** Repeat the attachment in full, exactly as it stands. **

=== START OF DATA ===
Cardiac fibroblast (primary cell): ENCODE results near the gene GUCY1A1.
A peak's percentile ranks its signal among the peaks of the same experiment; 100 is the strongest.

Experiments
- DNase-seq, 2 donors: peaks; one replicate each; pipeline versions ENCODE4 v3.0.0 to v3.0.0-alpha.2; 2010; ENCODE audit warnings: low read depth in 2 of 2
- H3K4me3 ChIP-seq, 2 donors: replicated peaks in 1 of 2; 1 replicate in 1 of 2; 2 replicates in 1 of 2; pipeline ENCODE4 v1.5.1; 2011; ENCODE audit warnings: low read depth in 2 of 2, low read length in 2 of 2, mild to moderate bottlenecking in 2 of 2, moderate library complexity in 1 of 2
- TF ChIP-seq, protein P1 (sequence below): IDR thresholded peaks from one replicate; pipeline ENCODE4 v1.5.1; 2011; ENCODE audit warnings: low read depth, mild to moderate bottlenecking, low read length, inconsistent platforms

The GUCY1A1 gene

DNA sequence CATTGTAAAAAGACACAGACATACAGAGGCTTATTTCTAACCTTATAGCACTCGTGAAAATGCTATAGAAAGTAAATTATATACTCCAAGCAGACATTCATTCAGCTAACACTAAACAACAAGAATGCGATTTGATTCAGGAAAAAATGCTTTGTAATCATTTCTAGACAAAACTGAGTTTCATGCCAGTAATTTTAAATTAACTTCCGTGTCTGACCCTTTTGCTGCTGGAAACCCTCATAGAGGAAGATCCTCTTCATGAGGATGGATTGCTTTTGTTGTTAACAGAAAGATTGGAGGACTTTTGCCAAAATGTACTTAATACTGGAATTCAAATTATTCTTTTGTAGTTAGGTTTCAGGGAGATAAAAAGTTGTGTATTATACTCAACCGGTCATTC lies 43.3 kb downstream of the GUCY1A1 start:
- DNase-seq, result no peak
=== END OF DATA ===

Cardiac fibroblast (primary cell): ENCODE results near the gene GUCY1A1.
A peak's percentile ranks its signal among the peaks of the same experiment; 100 is the strongest.

Experiments
- DNase-seq, 2 donors: peaks; one replicate each; pipeline versions ENCODE4 v3.0.0 to v3.0.0-alpha.2; 2010; ENCODE audit warnings: low read depth in 2 of 2
- H3K4me3 ChIP-seq, 2 donors: replicated peaks in 1 of 2; 1 replicate in 1 of 2; 2 replicates in 1 of 2; pipeline ENCODE4 v1.5.1; 2011; ENCODE audit warnings: low read depth in 2 of 2, low read length in 2 of 2, mild to moderate bottlenecking in 2 of 2, moderate library complexity in 1 of 2
- TF ChIP-seq, protein P1 (sequence below): IDR thresholded peaks from one replicate; pipeline ENCODE4 v1.5.1; 2011; ENCODE audit warnings: low read depth, mild to moderate bottlenecking, low read length, inconsistent platforms

The GUCY1A1 gene

DNA sequence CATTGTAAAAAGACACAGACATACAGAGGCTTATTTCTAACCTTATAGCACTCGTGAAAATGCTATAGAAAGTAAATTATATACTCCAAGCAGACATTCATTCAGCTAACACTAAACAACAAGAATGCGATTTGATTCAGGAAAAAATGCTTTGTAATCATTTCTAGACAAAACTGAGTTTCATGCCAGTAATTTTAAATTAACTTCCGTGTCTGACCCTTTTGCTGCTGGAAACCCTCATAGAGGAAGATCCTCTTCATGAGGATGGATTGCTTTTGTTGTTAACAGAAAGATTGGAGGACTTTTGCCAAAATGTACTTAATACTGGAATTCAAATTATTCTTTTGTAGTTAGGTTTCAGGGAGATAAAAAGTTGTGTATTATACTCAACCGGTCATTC lies 43.3 kb downstream of the GUCY1A1 start:
- DNase-seq, result no peak